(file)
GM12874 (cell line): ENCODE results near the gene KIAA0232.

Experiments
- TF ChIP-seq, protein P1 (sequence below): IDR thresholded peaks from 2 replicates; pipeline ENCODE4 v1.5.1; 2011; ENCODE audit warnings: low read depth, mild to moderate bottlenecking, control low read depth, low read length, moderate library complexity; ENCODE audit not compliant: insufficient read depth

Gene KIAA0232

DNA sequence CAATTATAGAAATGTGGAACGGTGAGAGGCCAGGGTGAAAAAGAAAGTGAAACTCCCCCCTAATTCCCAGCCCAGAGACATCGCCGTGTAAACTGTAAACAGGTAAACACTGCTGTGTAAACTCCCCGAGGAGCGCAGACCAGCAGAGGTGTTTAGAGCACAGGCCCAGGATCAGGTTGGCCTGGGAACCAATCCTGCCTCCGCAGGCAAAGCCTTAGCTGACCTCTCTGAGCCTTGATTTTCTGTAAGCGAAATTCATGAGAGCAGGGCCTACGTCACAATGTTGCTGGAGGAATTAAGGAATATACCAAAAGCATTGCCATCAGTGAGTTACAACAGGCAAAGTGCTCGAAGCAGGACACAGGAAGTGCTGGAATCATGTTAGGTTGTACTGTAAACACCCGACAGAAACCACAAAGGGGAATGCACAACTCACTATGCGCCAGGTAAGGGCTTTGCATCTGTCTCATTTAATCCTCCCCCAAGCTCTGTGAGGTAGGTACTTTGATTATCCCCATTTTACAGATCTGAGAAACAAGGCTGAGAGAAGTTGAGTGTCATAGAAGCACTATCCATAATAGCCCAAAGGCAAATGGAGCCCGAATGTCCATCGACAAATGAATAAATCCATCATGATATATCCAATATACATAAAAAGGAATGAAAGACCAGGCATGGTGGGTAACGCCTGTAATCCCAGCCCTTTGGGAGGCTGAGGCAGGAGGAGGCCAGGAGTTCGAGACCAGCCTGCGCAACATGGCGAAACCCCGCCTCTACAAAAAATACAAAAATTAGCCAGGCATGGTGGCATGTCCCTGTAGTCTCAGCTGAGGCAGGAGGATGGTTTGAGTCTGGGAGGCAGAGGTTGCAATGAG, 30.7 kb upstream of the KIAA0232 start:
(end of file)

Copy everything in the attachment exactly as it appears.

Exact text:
GM12874 (cell line): ENCODE results near the gene KIAA0232.

Experiments
- TF ChIP-seq, protein P1 (sequence below): IDR thresholded peaks from 2 replicates; pipeline ENCODE4 v1.5.1; 2011; ENCODE audit warnings: low read depth, mild to moderate bottlenecking, control low read depth, low read length, moderate library complexity; ENCODE audit not compliant: insufficient read depth

Gene KIAA0232

DNA sequence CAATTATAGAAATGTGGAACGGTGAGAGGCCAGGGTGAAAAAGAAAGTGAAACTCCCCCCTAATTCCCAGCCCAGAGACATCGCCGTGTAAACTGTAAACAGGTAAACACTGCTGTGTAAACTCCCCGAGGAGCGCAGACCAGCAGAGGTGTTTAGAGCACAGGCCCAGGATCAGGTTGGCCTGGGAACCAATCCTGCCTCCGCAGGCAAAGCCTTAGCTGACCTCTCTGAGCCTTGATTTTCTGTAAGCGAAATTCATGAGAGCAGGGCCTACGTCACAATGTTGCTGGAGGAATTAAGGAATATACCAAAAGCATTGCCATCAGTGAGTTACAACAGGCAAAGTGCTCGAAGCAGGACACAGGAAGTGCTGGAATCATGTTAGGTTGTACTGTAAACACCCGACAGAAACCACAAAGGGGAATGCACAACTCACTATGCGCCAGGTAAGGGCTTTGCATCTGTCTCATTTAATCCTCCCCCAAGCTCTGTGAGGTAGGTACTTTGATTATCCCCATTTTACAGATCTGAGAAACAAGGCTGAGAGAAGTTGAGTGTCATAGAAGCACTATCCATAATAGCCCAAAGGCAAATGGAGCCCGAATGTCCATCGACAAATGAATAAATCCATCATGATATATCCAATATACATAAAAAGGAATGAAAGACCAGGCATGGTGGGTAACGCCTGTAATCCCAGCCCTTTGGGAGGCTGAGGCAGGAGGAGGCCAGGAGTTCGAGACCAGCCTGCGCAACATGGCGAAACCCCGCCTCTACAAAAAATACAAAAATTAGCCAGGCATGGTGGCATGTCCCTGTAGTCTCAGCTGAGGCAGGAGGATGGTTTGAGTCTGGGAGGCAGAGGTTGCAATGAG, 30.7 kb upstream of the KIAA0232 start: